Friday, April 30, 1993 has been described as ‘tennis’ darkest day’ and the tragic events at Tennisstadion am Rothenbaum, Hamburg on that fateful afternoon changed the course of tennis history. In her quarter-final match at the second-level Citizen Cup, world number one Monica Seles, 19, led Magdalena Maleeva 6-4, 4-3 and looked well on her way to her twenty-third singles title in a row as she sat down at the changeover between games.
However, as she did so, she was approached from behind by a stocky, balding man – later identified as Gunter Parche, an unemployed German machinist – wielding a ten-inch boning knife. After a brief hesitation, Parche raised the knife, with both hands, and plunged it into Seles’ back. Seles yelled in pain, but managed to take a few steps away from he assailant, as he attempted to strike again, before being helped to the ground by tournament officials. Parche, meanwhile, was subdued by other spectators and security staff.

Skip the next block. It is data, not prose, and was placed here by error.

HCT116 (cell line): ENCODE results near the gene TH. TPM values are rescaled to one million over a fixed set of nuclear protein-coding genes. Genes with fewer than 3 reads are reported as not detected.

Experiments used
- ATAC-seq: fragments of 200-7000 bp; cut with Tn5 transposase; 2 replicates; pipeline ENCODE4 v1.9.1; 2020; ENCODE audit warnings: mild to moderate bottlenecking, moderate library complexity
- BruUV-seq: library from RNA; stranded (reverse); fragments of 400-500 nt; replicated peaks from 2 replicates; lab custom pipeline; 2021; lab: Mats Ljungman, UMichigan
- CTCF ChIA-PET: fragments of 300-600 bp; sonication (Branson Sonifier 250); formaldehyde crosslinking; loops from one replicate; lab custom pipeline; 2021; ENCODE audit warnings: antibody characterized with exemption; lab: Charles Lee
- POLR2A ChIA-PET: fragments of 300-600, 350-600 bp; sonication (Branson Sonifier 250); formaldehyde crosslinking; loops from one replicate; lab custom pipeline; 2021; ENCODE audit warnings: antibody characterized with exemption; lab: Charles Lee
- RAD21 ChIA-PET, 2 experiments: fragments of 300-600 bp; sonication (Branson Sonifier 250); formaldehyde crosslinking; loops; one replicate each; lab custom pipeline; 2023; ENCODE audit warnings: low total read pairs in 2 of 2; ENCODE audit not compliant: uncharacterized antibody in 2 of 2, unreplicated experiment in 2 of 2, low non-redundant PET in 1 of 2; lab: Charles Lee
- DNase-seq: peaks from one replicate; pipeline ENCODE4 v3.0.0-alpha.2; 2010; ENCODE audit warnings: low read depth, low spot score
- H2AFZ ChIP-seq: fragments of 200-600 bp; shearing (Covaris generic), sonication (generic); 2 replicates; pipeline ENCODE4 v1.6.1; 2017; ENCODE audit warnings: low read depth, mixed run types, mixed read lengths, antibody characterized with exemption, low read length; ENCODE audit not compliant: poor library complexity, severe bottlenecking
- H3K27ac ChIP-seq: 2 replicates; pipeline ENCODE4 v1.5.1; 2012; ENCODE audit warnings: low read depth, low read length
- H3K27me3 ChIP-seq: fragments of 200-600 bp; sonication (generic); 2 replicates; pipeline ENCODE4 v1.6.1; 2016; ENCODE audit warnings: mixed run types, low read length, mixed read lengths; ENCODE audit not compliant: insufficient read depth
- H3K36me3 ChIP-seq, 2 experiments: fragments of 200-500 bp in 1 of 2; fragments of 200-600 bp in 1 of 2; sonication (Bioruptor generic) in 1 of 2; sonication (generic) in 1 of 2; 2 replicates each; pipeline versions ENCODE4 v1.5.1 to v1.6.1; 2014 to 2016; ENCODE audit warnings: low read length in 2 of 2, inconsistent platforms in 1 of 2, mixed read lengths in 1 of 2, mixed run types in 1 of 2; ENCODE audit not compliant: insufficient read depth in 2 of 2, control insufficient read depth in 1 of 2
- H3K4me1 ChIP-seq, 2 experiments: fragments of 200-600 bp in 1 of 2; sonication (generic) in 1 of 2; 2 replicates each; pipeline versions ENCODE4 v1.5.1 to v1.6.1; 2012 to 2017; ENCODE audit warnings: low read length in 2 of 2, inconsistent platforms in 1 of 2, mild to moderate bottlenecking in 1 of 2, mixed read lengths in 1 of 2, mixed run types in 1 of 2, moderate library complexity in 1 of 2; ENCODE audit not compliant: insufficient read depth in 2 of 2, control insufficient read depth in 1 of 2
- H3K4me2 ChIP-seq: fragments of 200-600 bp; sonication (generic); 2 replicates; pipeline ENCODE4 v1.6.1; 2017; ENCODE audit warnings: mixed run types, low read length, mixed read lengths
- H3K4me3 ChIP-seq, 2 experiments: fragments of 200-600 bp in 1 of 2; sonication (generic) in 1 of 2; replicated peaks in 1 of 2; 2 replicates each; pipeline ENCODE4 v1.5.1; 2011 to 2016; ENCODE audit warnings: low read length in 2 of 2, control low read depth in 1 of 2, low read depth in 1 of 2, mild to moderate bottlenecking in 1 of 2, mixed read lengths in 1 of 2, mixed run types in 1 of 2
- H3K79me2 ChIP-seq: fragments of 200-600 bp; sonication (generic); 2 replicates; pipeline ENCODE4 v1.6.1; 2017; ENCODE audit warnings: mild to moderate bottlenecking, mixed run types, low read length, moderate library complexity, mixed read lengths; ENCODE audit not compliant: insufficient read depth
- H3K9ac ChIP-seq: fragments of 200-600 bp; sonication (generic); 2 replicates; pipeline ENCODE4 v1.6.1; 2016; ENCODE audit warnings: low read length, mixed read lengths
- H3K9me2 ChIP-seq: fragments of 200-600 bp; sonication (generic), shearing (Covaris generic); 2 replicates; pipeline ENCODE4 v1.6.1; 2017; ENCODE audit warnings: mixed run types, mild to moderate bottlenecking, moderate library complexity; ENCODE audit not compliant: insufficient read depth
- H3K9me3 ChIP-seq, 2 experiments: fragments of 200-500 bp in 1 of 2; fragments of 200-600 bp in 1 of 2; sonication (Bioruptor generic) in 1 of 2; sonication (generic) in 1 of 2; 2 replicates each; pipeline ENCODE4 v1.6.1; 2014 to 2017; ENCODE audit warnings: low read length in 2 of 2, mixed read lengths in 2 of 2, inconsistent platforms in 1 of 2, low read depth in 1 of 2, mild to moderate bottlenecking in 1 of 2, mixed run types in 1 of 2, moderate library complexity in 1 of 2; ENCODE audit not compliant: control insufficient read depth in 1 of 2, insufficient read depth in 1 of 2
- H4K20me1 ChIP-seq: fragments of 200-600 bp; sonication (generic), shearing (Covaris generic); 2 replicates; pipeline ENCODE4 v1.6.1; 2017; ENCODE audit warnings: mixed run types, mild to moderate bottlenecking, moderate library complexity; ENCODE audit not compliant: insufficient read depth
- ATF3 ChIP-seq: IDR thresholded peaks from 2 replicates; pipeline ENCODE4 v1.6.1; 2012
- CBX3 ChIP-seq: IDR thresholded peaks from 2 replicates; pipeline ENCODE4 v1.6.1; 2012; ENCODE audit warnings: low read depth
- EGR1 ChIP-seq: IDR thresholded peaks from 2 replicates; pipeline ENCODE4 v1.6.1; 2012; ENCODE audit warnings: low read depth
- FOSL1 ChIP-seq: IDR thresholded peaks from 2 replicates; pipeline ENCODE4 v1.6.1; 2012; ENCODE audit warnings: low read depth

Thankfully, the blade only penetrated an inch or so and, despite requiring surgery, the wound healed in a matter of weeks. Even so, scarred emotionally as well as physically, Seles did not return to competitive tennis until 1995. When she did, she won just one Grand Slam singles title – compared with the eight she won before the stabbing – at the Australian Open in 1996, before officially retiring in 2008.
Parche, 38, later said that his attack was motivated by his desire to see former world number one Steffi Graf return to the top of the rankings. Obviously deeply disturbed, he was sentenced to only two years’ probation, plus psychological treatment, having been charged, not with attempted murder, but with the lesser offence of grievous bodily harm.